|Baku City Circuit|
|Number of times held||23
Valencia Street Circuit (5)
Brands Hatch (2)
Circuito de Jerez (2)
Donington Park (1)
Baku City Circuit (1)
|Most wins (drivers)||Michael Schumacher (6)|
|Most wins (constructors)||Ferrari (7)|
|Circuit length||6.003 km (3.73 mi)|
|Race length||306.049 km (190.170 mi)|
|Last race (2016)|
The European Grand Prix (also known as the Grand Prix of Europe) is a Formula One event that was introduced during the mid-1980s and was held regularly from 1999 until 2012. A recent host venue for this event was the Valencia Street Circuit in Valencia, Spain, hosting the race from 2008 until 2012. The race was removed from the calendar in 2013. In 2016, the race returned, being run on a street circuit in Baku, Azerbaijan
In earlier years, the European Grand Prix was not a race in its own right but just an honorific title; one of the national Grands Prix was also designated as the European Grand Prix. The first race to be so named was the 1923 Italian Grand Prix, held at Monza and won by Carlo Salamano in a Fiat and the last one was the 1977 British Grand Prix.
Since its reintroduction, the European Grand Prix has usually been held in a country in Europe that also holds a national Grand Prix in that same year.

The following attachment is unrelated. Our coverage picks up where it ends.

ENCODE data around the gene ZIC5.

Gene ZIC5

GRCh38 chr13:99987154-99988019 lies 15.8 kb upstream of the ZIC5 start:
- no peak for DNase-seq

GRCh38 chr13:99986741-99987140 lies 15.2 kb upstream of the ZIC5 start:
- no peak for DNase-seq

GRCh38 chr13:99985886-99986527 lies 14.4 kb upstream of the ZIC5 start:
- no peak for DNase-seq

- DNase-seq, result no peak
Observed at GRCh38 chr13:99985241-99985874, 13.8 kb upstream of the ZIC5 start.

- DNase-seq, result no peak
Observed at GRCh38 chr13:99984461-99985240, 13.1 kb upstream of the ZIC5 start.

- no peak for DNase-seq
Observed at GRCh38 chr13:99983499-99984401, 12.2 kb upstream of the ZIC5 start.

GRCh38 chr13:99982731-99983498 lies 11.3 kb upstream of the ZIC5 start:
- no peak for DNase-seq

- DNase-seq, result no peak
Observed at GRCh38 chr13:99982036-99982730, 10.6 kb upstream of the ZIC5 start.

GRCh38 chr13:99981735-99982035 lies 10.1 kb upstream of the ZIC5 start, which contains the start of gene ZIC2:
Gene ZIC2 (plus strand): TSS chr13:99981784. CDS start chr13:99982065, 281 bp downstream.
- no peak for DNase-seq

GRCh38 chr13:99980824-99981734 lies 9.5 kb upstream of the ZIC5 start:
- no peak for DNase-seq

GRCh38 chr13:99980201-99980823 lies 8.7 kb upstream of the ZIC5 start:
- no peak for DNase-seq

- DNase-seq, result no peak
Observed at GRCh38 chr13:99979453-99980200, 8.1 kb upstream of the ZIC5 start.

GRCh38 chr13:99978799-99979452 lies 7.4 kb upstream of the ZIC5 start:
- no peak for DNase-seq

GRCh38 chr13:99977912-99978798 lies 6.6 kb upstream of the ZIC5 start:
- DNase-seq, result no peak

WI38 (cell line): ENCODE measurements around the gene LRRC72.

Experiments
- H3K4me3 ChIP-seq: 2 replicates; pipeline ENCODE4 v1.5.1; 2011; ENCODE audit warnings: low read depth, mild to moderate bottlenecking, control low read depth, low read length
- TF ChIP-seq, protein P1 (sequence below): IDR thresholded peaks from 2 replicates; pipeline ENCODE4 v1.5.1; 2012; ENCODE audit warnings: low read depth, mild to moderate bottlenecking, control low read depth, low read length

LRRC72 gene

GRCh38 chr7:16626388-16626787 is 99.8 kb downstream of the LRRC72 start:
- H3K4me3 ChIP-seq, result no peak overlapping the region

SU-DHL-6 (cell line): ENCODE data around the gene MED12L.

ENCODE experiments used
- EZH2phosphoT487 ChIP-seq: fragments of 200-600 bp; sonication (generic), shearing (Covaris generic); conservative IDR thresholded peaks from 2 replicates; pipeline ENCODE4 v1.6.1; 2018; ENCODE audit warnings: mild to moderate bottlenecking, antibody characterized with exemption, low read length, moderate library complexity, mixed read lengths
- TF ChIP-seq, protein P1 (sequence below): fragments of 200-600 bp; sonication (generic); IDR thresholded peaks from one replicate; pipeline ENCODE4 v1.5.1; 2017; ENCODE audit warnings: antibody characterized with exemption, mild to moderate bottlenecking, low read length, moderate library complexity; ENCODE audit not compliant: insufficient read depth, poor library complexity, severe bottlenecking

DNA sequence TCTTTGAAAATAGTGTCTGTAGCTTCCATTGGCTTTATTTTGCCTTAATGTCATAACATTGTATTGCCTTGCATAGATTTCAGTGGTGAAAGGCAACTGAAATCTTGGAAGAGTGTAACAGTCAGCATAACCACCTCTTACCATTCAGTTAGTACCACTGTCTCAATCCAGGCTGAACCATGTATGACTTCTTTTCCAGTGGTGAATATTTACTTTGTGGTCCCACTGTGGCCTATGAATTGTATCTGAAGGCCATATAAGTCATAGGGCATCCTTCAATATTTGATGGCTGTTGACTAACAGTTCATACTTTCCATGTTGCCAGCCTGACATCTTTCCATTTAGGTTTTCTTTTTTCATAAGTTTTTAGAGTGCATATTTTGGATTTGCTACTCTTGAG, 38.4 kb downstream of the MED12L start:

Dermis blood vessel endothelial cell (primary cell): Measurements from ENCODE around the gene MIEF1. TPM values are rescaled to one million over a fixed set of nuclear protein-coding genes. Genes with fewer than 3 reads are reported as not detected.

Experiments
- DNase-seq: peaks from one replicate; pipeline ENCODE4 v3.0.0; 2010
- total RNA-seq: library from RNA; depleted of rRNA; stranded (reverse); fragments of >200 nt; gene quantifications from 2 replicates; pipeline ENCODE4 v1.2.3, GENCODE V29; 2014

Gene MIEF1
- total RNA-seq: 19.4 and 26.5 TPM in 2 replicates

The European Grand Prix was created as an honorific title by the AIACR, the FIA's predecessor in the organisation of motor racing events. The first race to receive the title was the Italian Grand Prix, in 1923, and it was followed by the French Grand Prix and Belgian Grand Prix. After a hiatus in 1929, Spa received the last honorific title of the pre-WWII years, in 1930.
The title was revived by the FIA after World War II, and was first given to the Belgian Grand Prix in 1947, and was distributed across several countries until the 1977 British Grand Prix, the last race to receive the honorific title. All post-war honorific European Grands Prix were Formula One races except for the 1952 event, which was run to Formula Two regulations.